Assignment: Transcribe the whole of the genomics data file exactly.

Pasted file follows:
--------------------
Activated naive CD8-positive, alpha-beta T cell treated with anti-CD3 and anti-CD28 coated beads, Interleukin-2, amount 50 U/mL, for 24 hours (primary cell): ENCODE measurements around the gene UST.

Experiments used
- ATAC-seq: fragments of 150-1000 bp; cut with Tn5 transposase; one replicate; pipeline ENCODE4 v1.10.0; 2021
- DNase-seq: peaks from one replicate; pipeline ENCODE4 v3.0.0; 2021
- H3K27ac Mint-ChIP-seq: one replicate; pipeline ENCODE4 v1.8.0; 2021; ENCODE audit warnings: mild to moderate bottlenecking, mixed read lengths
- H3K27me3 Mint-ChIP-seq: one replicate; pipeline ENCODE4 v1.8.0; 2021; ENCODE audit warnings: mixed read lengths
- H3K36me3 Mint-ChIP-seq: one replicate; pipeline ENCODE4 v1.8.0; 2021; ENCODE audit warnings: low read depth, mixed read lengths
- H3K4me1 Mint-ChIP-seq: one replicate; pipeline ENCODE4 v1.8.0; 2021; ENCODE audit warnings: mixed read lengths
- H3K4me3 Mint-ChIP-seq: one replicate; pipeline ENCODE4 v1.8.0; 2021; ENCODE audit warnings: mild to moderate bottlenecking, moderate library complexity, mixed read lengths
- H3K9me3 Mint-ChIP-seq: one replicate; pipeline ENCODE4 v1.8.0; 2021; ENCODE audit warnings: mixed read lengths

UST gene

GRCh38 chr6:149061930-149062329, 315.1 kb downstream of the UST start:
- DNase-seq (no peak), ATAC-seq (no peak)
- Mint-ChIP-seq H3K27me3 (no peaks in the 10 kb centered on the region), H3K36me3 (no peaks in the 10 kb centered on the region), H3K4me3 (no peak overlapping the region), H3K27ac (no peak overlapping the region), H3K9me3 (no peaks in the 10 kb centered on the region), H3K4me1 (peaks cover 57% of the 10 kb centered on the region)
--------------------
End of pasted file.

Activated naive CD8-positive, alpha-beta T cell treated with anti-CD3 and anti-CD28 coated beads, Interleukin-2, amount 50 U/mL, for 24 hours (primary cell): ENCODE measurements around the gene UST.

Experiments used
- ATAC-seq: fragments of 150-1000 bp; cut with Tn5 transposase; one replicate; pipeline ENCODE4 v1.10.0; 2021
- DNase-seq: peaks from one replicate; pipeline ENCODE4 v3.0.0; 2021
- H3K27ac Mint-ChIP-seq: one replicate; pipeline ENCODE4 v1.8.0; 2021; ENCODE audit warnings: mild to moderate bottlenecking, mixed read lengths
- H3K27me3 Mint-ChIP-seq: one replicate; pipeline ENCODE4 v1.8.0; 2021; ENCODE audit warnings: mixed read lengths
- H3K36me3 Mint-ChIP-seq: one replicate; pipeline ENCODE4 v1.8.0; 2021; ENCODE audit warnings: low read depth, mixed read lengths
- H3K4me1 Mint-ChIP-seq: one replicate; pipeline ENCODE4 v1.8.0; 2021; ENCODE audit warnings: mixed read lengths
- H3K4me3 Mint-ChIP-seq: one replicate; pipeline ENCODE4 v1.8.0; 2021; ENCODE audit warnings: mild to moderate bottlenecking, moderate library complexity, mixed read lengths
- H3K9me3 Mint-ChIP-seq: one replicate; pipeline ENCODE4 v1.8.0; 2021; ENCODE audit warnings: mixed read lengths

UST gene

GRCh38 chr6:149061930-149062329, 315.1 kb downstream of the UST start:
- DNase-seq (no peak), ATAC-seq (no peak)
- Mint-ChIP-seq H3K27me3 (no peaks in the 10 kb centered on the region), H3K36me3 (no peaks in the 10 kb centered on the region), H3K4me3 (no peak overlapping the region), H3K27ac (no peak overlapping the region), H3K9me3 (no peaks in the 10 kb centered on the region), H3K4me1 (peaks cover 57% of the 10 kb centered on the region)